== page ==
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Here's Who Will Battle to Build the Army's Next Assault Helicopter

By Lou Whiteman - Mar 21, 2020 at 11:50AM

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Tomorrow's Army helicopters are going to look very different from today's.

The U.S. Army has selected Textron (TXT 1.18%) and Lockheed Martin (LMT -0.92%) to battle to build its new Future Long-Range Assault Aircraft (FLRAA), with the prize a potential $40 billion-plus contract to replace the UH-60 Black Hawk helicopter.

The Army has awarded Lockheed's Sikorsky unit, which is working with Boeing (BA 2.58%), $97 million to refine its Defiant design, while Textron's Bell division won $84 million to put to work on its V-280 Valor. The two aircraft will compete in a demonstration phase expected to run two years, with the winner expected to be selected during the government's fiscal 2022.

The stakes are huge. The U.S. Army might not replace all of the more than 2,100 Black Hawks currently in service doing mostly troop transport, air assault, and medical transit, but the service is expected to purchase at least 700 of the winning design at an estimated sticker price of more than $50 million apiece. Add in development costs and the program will run at least $40 billion.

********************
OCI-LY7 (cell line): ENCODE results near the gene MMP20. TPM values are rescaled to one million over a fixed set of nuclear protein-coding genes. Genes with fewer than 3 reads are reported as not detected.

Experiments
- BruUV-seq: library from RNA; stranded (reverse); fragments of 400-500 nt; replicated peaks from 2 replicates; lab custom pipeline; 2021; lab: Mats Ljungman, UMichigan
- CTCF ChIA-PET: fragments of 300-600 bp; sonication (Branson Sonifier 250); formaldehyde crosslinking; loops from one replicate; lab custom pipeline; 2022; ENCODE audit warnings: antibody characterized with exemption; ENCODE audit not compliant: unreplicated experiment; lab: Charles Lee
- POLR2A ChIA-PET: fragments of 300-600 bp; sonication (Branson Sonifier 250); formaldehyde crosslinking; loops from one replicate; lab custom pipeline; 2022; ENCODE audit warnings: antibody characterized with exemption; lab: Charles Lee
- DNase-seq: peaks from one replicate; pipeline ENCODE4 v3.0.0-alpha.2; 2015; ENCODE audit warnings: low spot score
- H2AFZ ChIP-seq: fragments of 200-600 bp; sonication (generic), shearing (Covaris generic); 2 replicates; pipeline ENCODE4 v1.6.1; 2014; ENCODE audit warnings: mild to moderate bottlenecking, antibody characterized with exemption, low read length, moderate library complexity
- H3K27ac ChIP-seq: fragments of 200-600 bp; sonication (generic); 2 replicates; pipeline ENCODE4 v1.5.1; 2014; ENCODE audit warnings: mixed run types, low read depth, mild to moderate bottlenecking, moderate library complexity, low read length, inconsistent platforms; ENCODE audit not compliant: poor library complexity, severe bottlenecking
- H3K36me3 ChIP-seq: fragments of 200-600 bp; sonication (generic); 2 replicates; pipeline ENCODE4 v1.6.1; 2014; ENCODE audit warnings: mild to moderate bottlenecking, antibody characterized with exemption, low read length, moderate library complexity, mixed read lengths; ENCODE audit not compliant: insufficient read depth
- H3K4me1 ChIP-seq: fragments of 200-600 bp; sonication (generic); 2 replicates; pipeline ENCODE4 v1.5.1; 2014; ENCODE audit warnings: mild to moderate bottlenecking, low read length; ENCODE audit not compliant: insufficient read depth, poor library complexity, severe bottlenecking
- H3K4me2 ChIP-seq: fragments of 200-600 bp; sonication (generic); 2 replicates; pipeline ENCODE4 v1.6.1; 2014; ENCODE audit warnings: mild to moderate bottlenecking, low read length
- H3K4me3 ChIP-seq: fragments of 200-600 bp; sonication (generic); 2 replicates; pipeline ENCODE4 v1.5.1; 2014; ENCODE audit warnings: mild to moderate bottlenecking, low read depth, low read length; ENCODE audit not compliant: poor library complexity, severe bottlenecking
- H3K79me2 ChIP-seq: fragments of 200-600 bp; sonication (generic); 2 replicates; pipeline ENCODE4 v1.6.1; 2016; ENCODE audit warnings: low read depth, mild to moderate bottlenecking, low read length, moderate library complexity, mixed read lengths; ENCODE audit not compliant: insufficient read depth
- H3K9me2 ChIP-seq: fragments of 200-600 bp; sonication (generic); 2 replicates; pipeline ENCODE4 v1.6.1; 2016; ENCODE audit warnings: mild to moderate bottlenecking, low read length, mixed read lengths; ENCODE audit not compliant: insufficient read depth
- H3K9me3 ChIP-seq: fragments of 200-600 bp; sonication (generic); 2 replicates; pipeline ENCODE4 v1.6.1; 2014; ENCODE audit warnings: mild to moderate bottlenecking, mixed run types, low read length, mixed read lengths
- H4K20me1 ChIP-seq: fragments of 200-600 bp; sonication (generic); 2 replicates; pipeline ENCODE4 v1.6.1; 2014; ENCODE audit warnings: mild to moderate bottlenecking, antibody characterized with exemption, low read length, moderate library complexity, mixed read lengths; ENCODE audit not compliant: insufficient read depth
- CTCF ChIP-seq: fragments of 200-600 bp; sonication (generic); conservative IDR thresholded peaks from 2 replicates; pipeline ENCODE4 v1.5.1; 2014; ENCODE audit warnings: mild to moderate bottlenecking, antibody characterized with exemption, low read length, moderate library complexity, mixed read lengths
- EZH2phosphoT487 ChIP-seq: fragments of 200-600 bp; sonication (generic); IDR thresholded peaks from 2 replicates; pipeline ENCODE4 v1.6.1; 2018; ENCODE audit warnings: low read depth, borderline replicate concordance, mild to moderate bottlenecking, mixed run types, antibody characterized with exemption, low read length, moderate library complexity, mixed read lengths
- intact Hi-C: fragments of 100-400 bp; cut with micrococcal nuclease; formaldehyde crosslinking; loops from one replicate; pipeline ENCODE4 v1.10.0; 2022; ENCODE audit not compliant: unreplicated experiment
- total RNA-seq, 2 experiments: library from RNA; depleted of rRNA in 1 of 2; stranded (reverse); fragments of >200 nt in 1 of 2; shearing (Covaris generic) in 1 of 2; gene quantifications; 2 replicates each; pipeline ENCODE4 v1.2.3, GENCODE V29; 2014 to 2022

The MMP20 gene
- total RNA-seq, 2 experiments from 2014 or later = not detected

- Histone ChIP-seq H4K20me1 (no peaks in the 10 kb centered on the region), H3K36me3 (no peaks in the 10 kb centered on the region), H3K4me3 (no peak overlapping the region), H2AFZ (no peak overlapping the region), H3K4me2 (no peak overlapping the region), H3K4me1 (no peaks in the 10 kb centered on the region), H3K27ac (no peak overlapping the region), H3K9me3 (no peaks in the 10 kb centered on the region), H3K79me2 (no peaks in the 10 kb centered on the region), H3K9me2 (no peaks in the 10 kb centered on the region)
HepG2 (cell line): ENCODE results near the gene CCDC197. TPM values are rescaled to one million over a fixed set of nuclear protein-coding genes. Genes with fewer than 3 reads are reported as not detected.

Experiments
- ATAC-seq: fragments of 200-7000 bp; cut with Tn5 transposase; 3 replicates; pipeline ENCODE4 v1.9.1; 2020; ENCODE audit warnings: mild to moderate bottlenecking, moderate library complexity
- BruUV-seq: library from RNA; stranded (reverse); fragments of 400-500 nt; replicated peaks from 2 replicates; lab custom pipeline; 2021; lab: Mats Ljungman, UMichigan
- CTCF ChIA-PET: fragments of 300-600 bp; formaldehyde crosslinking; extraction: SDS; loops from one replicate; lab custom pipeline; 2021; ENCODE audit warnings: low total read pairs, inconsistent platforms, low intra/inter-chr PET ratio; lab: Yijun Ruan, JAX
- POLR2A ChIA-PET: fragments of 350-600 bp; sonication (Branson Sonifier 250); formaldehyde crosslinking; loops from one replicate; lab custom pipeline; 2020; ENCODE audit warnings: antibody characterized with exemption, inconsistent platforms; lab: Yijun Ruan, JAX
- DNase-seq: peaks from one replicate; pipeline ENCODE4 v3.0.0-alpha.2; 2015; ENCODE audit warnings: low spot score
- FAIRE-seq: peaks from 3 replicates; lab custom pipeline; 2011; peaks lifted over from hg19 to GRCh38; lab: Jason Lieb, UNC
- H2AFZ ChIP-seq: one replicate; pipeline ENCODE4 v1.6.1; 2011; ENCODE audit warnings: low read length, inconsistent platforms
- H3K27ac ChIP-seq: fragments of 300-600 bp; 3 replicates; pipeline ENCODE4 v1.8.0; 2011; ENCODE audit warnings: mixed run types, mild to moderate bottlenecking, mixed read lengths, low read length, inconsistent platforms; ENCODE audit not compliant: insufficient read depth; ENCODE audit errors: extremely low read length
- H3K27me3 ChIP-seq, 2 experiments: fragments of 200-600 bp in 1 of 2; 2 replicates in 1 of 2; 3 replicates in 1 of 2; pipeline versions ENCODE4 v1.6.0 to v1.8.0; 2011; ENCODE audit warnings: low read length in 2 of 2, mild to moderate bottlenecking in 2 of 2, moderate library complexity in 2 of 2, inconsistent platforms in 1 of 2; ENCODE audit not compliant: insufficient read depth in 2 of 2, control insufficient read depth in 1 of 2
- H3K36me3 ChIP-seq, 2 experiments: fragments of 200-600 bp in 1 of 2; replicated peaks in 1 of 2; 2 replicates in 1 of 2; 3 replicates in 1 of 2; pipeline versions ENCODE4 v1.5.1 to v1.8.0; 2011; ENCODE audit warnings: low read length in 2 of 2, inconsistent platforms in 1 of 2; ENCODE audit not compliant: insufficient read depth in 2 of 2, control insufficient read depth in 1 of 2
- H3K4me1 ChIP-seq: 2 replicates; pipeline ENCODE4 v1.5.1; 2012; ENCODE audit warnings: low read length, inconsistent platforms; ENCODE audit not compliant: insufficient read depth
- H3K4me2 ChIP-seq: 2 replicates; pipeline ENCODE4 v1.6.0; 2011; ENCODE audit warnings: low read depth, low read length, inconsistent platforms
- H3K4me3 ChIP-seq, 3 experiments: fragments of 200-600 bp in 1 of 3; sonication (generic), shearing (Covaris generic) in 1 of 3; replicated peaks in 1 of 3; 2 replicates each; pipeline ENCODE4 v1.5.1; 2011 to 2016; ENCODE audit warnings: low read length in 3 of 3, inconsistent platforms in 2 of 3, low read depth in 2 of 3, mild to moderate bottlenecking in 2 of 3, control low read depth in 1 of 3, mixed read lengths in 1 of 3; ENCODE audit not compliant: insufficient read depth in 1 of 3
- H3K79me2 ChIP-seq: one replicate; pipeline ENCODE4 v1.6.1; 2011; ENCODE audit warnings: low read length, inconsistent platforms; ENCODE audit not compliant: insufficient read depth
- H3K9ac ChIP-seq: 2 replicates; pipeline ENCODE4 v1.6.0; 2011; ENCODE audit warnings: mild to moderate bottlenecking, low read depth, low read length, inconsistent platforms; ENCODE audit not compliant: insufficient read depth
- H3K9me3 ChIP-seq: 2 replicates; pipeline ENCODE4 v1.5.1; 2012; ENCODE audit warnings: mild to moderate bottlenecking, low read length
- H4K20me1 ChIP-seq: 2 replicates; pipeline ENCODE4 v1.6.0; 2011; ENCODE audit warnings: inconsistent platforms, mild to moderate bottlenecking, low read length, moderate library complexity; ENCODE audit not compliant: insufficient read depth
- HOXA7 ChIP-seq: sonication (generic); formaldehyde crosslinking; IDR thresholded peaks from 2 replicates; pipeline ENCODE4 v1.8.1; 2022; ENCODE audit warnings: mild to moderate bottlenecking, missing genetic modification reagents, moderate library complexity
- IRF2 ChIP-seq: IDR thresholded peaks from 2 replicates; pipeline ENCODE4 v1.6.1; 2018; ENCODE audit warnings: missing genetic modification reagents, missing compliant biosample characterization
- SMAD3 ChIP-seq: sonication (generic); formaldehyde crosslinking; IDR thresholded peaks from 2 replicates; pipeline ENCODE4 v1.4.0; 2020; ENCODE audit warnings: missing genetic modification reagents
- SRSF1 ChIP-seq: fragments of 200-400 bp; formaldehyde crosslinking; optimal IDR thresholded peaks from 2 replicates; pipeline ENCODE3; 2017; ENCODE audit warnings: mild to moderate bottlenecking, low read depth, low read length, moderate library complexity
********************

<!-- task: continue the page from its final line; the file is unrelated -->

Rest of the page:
The award isn't a surprise, as the Pentagon telegraphed in its February budget request that the FLRAA program continues to be a top priority. But it is a huge vote of credibility for two new, and relatively untested, designs, and could provide a much-needed spark to Textron. Here's a look at how the finalists stack up.

The V-280 is already turning heads

Bell's V-280 and the Defiant are graduates of the Army's Joint Multi-Role Technology Demonstrator program, an effort by the Pentagon to modernize helicopter design and introduce new technologies. The V-280 has been airborne since 2017 and has logged significant flight hours.

The tilt-wing design is intended to give the V-280 higher speeds and better range while still allowing it to perform helicopter maneuvers including landing and taking off without a runway and hovering in place. The V-280 can hit airplane-like speeds, with the company touting a cruising speed of 280 knots (hence the name) and a top speed approaching 300 knots.

The V-280 shown dropping troops off in a battle zone.

Artist rendering of Textron's V-280 Valor. Image source: Textron.

The V-280 was airborne well before the Defiant and has had a chance to show its strengths to the Army. The V-280 in December flew autonomously during a demonstration before an audience that included Army Secretary Ryan D. McCarthy and Congresswoman Kay Granger of Texas. Autonomous capabilities are not expected to be a requirement in any upcoming helicopter competitions, but it is an area that the Pentagon is interested in pursuing.

The issue with the V-280 is what it isn't: a helicopter. While the aircraft has impressive credentials, the winged design limits its ability to navigate into tight areas the way the current Black Hawk can.